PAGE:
8. A method of forming a stator of a dynamoelectric device, the method comprising: obtaining a stator core, the core having a plurality of slots that are circumferentially positioned about an axis, the axis defining radial and circumferential directions and opposite first and second axial ends of the stator; winding wire through the slots of the stator core in a manner creating a plurality of wire coils that form end turns as the wire coils wind from one of the slots to another of the slots and in a manner creating a lead wire that extends from a first one of the wire coils; obtaining an end turn phase insulator, the end turn phase insulator comprising an end turn separating portion and a lead wire restraining tab, the lead wire restraining tab extending from the end turn separating portion; sandwiching the end turn separating portion of the end turn phase insulator radially between at least two of the end turns, the at least two end turns being adjacent the first axial end of the stator and comprising an inner end turn and an outer end turn, the inner end turn being radially between the outer end turn and the axis; encircling the at least two end turns with lacing in a manner wrapping the lead wire restraining tab at least partially over the outer end turn with the lead wire extending between the lead wire restraining tab and the outer end turn and in a manner holding the lead restraining tab away from the inner end turn.

9. A method in accordance with claim 8 wherein the end turn separating portion constitutes a first end turn separating portion and the end turn phase insulator further comprises a second end turn separating portion, and further comprising: sandwiching the second end turn separating portion of the end turn phase insulator radially between at least two other of the end turns, the at least two other of the end turns being a adjacent the second axial end of the stator.

10. A method in accordance with claim 9 wherein the end turn phase insulator comprises two elongate connecting portions, the first end turn separating portion is connected to the second end turn separating portion via the two elongate connecting portions, and further comprising positioning one of the two elongate connecting portions within one of the slots of the stator and positioning the other of the two elongate connecting members in another one of the slots of the stator.

11. A method in accordance with claim 9 wherein the step of sandwiching the end turn separating portion of the end turn phase insulator radially between the at least two of the end turns occurs during the step of winding wire through the slots of the stator core.

12. A method in accordance with claim 8 wherein the end turn phase insulator has opposite faces, and the method further comprises warping the lead wire around the lead wire restraining tab in a manner such that the lead wire extends from the first wire coil in generally a first circumferential direction along one of the opposite faces of the end turn phase insulator and thereafter turns about the lead wire restraining tab in a manner such that the lead wire further extends in generally an opposite second circumferential direction along the other of the opposite faces of the end turn phase insulator.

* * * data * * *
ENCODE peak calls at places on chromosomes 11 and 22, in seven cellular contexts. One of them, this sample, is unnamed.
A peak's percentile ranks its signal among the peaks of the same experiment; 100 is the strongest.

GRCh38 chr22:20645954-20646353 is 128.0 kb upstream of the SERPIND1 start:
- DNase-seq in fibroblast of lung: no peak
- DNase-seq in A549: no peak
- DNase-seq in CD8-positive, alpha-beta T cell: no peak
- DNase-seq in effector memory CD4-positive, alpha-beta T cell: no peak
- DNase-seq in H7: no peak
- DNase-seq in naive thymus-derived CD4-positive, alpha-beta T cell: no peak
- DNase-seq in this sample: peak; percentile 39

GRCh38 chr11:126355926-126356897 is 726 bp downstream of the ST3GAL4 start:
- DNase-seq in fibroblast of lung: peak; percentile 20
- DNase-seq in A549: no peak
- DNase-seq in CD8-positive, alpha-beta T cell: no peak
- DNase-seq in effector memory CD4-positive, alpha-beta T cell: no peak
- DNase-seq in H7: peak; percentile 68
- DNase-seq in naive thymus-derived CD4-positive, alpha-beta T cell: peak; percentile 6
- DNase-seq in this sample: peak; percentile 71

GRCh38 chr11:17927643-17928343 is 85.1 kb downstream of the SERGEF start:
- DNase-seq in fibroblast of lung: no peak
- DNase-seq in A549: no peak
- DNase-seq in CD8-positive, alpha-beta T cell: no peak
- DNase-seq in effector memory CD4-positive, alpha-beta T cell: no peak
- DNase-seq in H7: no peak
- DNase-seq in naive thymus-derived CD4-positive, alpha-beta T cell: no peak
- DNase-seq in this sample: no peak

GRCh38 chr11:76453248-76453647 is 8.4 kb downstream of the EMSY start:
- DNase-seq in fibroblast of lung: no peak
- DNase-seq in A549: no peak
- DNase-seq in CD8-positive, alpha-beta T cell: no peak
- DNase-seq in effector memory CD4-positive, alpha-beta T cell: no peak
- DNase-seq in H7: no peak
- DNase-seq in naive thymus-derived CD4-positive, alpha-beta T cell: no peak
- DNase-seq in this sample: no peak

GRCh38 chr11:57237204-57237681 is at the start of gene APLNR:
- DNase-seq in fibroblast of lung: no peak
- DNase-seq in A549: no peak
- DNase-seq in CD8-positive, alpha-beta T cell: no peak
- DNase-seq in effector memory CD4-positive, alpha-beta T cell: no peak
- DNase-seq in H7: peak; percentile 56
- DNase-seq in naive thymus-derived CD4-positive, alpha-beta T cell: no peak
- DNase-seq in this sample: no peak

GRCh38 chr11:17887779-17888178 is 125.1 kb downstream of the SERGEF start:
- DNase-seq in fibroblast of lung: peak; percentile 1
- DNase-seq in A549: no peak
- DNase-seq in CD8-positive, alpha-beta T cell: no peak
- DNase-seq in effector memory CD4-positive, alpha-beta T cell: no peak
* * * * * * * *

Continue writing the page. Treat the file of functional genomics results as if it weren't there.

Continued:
13. A method in accordance with claim 12 wherein the lead wire constitutes a first lead wire, the step of winding wire through the slots of the stator core occurs in a manner creating a second lead wire that extends from a second one of the wire coils, and the step of encircling the at least two end turns with lacing occurs in a manner such that the second lead wire extends between the lead wire restraining tab and the outer end turn.

14. An end turn phase insulator comprising: a sheet of electrical insulation material, the sheet comprising first and second end turn separating portions, at least two elongate connecting portions, and a lead wire restraining tab, the first and second end turn separating portions being longitudinally spaced from each other, the elongate connecting members extending longitudinally from the first end turn separating portion to the second end turn separating portion, the lead wire restraining tab extending from the first end turn separating portion in manner such that the lead wire restraining tab defines a longitudinal end of the sheet, the first end turn separating portion having a transverse width, the lead wire restraining tab having a transverse width, the transverse width of the lead wire restraining tab being less than the transverse width of the first end turn separating portion.

15. An end turn phase insulator in accordance with claim 14 wherein the first end turn separating portion has a widthwise center, the lead wire restraining tab has a widthwise center, and the widthwise center of the first end turn separating portion coincides with the widthwise center of the lead wire restraining tab.

16. An end turn phase insulator in accordance with claim 14 wherein the longitudinal end of the sheet constitutes a first longitudinal end of the sheet and the second end turn separating portion defines an opposite second longitudinal end of the sheet.

17. An end turn phase insulator in accordance with claim 14 wherein the sheet has opposite widthwise edges and the first and second end turn separating portions each extend from one of the widthwise edges to the other of the widthwise edges, and the two elongate connecting portions are spaced from each other and are each spaced from and positioned between the widthwise edges.